By Alan Caruba
As someone who began his career in journalism, working for weeklies, moving on to a daily, and later seeing my by-line on occasion in The New York Times, I have a nostalgic fondness for newsprint. I actually start my day reading my local daily, albeit mostly checking the obituary pages—it’s an age thing—and having a freshly brewed cup of coffee.
Then, in order to really know what is going on in the nation and the world, I surf the Net for an hour, visiting various news and opinion websites (some of which post my writings). It is virtually impossible to get a sense of reality from newspapers that continue to tell you that the Earth is in a midst of a perilous global warming that will require shutting down all the coal-fired plants in the nation.
Since new technology drives out old technology, accounting for why two percent of the population now feeds all the rest of us, it should come as no surprise that great city newspapers are dying for loss of classified and other advertising. The other reason is that most newswire and daily news reporting simply cannot be trusted any more.
Historically, American newspapers were often notorious for having their own agenda, but they were just as often the only game in town if you wanted the news. Some cities supported four, five or more newspapers depending on your own bias. The notion of the “objective” reporter was always suspect, but my generation of reporters did not feel that their job description included agreeing with their publisher on all issues.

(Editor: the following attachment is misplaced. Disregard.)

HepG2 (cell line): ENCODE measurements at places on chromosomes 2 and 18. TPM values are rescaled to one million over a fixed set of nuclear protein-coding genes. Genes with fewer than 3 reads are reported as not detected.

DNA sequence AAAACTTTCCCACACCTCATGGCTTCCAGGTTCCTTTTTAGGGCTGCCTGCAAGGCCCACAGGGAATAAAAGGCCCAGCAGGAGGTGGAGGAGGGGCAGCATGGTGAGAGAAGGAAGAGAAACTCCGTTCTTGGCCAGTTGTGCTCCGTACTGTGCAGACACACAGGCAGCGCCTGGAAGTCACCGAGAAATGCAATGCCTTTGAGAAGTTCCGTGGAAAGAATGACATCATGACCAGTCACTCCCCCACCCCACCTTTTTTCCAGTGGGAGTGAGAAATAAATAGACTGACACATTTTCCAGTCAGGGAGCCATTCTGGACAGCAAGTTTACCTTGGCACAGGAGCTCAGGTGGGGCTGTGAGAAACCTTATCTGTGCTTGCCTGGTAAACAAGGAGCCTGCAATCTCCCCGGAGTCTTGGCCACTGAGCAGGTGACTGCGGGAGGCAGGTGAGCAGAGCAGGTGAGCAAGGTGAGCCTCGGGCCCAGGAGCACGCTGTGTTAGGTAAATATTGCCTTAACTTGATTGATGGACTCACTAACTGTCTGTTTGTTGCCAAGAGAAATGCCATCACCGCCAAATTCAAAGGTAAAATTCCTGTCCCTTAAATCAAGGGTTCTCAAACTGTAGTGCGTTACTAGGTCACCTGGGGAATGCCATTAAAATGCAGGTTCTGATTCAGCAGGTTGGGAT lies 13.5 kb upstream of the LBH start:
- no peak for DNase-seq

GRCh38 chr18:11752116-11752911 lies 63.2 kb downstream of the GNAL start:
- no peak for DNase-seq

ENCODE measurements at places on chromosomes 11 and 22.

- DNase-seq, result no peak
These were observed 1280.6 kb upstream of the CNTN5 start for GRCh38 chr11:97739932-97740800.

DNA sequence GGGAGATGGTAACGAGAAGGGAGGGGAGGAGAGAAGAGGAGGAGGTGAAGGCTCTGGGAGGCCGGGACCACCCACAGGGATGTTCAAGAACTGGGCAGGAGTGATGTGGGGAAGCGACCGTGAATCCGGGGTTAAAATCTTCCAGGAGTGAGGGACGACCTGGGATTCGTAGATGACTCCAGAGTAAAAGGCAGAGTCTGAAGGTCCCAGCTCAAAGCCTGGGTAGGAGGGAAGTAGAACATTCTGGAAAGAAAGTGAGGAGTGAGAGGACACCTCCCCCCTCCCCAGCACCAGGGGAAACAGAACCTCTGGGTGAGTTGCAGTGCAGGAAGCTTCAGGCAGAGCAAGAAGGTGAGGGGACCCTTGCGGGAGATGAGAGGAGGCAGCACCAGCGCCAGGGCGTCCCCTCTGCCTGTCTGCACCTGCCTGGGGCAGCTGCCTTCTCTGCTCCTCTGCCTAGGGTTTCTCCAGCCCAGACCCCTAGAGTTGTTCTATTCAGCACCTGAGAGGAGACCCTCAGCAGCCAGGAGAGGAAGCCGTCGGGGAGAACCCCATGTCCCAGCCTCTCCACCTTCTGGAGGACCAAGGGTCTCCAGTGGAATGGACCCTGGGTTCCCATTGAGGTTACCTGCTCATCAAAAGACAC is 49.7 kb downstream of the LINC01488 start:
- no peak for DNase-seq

The most egregious example is the alleged “environmental” reporting in The New York Times which has never reflected the actual science of global warming and other Green obsessions. For some twenty years or more, it has had a succession of reporters, all of whom were astonishingly indifferent to science or even the truth.
The latest is Andrew Revkin who was unable to ignore the fact that 700 or so of the world’s leading climatologists, meteorologists, physicists, economists, and others were meeting in New York this passed week to debunk global warming. His report on the event was an insult to those participating and attending.
This is how Revkin described The Heartland Institute’s second annual International Conference on Climate Change: “More than 600 self-professed climate skeptics are meeting in a Times Square hotel this week to challenge what has become a broad scientific and political consensus: that without big changes in energy choices, humans will dangerously heat up the planet.”
If you were hoping for any accurate reporting in that sentence or the rest of his article, you are still waiting for it. I was there. One of the items I brought home was a thick book filled with the names of 31,478 American scientists who signed a global warming petition, agreeing that “There is no convincing scientific evidence that human release of carbon dioxide, methane, or other greenhouse gases is causing or will, in the foreseeable future, will cause catastrophic heating of the Earth’s atmosphere and disruption of the Earth’s climate.” There is no “broad scientific and political consensus.”